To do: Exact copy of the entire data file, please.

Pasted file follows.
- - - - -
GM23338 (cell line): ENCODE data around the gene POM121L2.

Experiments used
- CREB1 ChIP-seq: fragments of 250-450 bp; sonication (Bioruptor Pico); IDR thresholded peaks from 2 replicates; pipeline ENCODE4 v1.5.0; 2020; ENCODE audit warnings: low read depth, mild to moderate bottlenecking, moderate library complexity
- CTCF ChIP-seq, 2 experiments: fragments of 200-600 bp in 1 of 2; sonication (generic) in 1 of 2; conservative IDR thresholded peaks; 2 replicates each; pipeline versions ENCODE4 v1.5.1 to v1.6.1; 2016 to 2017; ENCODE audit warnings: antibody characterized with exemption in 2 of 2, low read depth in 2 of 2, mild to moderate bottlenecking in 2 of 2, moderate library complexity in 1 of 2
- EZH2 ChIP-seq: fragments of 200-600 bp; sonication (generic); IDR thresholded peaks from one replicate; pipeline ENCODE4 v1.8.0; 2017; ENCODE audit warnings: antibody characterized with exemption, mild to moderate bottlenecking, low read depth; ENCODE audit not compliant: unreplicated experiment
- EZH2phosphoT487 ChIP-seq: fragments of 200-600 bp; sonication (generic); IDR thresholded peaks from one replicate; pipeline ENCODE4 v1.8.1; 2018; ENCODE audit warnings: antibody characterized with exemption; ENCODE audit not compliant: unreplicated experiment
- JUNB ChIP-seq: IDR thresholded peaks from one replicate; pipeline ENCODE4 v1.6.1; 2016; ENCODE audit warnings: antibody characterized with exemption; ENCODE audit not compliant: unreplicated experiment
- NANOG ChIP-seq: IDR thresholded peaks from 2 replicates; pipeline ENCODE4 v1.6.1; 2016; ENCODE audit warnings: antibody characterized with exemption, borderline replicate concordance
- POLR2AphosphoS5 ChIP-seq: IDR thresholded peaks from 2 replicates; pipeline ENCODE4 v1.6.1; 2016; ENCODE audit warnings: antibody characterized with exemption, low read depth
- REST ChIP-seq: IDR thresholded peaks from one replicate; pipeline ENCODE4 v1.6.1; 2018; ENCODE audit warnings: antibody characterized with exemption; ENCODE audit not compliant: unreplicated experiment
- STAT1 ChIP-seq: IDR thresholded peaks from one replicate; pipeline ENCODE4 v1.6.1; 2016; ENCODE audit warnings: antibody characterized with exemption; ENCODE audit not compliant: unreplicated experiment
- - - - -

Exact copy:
GM23338 (cell line): ENCODE data around the gene POM121L2.

Experiments used
- CREB1 ChIP-seq: fragments of 250-450 bp; sonication (Bioruptor Pico); IDR thresholded peaks from 2 replicates; pipeline ENCODE4 v1.5.0; 2020; ENCODE audit warnings: low read depth, mild to moderate bottlenecking, moderate library complexity
- CTCF ChIP-seq, 2 experiments: fragments of 200-600 bp in 1 of 2; sonication (generic) in 1 of 2; conservative IDR thresholded peaks; 2 replicates each; pipeline versions ENCODE4 v1.5.1 to v1.6.1; 2016 to 2017; ENCODE audit warnings: antibody characterized with exemption in 2 of 2, low read depth in 2 of 2, mild to moderate bottlenecking in 2 of 2, moderate library complexity in 1 of 2
- EZH2 ChIP-seq: fragments of 200-600 bp; sonication (generic); IDR thresholded peaks from one replicate; pipeline ENCODE4 v1.8.0; 2017; ENCODE audit warnings: antibody characterized with exemption, mild to moderate bottlenecking, low read depth; ENCODE audit not compliant: unreplicated experiment
- EZH2phosphoT487 ChIP-seq: fragments of 200-600 bp; sonication (generic); IDR thresholded peaks from one replicate; pipeline ENCODE4 v1.8.1; 2018; ENCODE audit warnings: antibody characterized with exemption; ENCODE audit not compliant: unreplicated experiment
- JUNB ChIP-seq: IDR thresholded peaks from one replicate; pipeline ENCODE4 v1.6.1; 2016; ENCODE audit warnings: antibody characterized with exemption; ENCODE audit not compliant: unreplicated experiment
- NANOG ChIP-seq: IDR thresholded peaks from 2 replicates; pipeline ENCODE4 v1.6.1; 2016; ENCODE audit warnings: antibody characterized with exemption, borderline replicate concordance
- POLR2AphosphoS5 ChIP-seq: IDR thresholded peaks from 2 replicates; pipeline ENCODE4 v1.6.1; 2016; ENCODE audit warnings: antibody characterized with exemption, low read depth
- REST ChIP-seq: IDR thresholded peaks from one replicate; pipeline ENCODE4 v1.6.1; 2018; ENCODE audit warnings: antibody characterized with exemption; ENCODE audit not compliant: unreplicated experiment
- STAT1 ChIP-seq: IDR thresholded peaks from one replicate; pipeline ENCODE4 v1.6.1; 2016; ENCODE audit warnings: antibody characterized with exemption; ENCODE audit not compliant: unreplicated experiment